Officials in Pa., W.Va. looking for elk on the loose; possible sighting in Wetzel County, W.Va.


SOUTH CHARLESTON, W.Va. — The West Virginia Division of Natural Resources has confirmed with officials from the Pennsylvania Department of Agriculture that at least two elk, including one adult bull and one cow, have escaped from a captive cervid facility (deer and elk farms) in Greene County, Pa.

The division released the confirmation information late Friday afternoon, Nov. 4.

Greene County shares a common border with Marshall, Wetzel and Monongalia counties in West Virginia.

The elk escaped from a captive cervid facility located approximately three miles from the West Virginia-Pennsylvania border.

The Pa. Department of Agriculture regulates captive cervid facilities in Pennsylvania. A representative of the agency was unaware if the recent escaped elk were tagged.

In West Virginia, all captive cervids in breeding facilities must be ear-tagged, and there are currently no reported elk escapes from any facility in West Virginia.

A bull elk has been seen recently in Wetzel County, W.Va., according to natural resources officials. Because no free-ranging wild elk live within 150 miles of Wetzel County, it’s likely the elk sighted in Wetzel County is the escaped animal from Pennsylvania.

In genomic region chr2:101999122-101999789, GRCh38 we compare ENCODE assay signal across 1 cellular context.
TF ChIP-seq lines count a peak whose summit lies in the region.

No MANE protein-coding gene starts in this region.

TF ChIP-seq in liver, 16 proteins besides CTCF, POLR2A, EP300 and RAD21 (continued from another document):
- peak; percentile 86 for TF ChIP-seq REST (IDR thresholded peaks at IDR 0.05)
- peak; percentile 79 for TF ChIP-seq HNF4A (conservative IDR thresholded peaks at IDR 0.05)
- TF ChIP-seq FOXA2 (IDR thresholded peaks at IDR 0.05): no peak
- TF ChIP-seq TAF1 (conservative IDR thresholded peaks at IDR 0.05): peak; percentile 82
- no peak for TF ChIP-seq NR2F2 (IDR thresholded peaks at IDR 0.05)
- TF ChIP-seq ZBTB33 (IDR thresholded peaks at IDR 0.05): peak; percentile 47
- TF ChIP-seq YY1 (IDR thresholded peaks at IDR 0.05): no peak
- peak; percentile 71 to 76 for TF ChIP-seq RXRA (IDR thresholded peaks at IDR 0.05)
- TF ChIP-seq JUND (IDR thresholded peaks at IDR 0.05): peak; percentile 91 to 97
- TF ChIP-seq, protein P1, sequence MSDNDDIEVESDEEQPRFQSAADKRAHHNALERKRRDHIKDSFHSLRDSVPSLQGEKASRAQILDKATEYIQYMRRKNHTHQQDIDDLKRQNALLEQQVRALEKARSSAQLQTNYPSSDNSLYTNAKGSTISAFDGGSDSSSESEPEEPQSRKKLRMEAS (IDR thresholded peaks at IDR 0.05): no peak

WVDNR advises residents in Marshall, Wetzel and Monongalia counties to contact the Farmington District Office at 304-825-6787 if they see an elk in these counties.

There have been no reports of cow elk sightings in either Wetzel County, W.Va., or Greene County, Pa.

Contact between escaped captive deer or elk and free-ranging white-tailed deer increases the risk of disease transmission from the captive animals to the native herd, according WVDNR biologists. The movement and/or escape of captive deer and elk increases this risk of contact and are one of the many possible modes of transmission for Chronic Wasting Disease (CWD) from captive cervids to free-ranging white-tailed deer.

“Monitoring and protecting West Virginia’s deer herd from CWD and other diseases is crucial to West Virginia’s economy and its natural resources,” said WVDNR Director Frank Jezioro. “Deer hunting provides tremendous recreational opportunities for hunters and wildlife viewers, has a large economic impact on its rural communities, and brings in many out-of-state hunters each season to West Virginia.”

Hunters are reminded that it is illegal to harvest any free-ranging elk in West Virginia.

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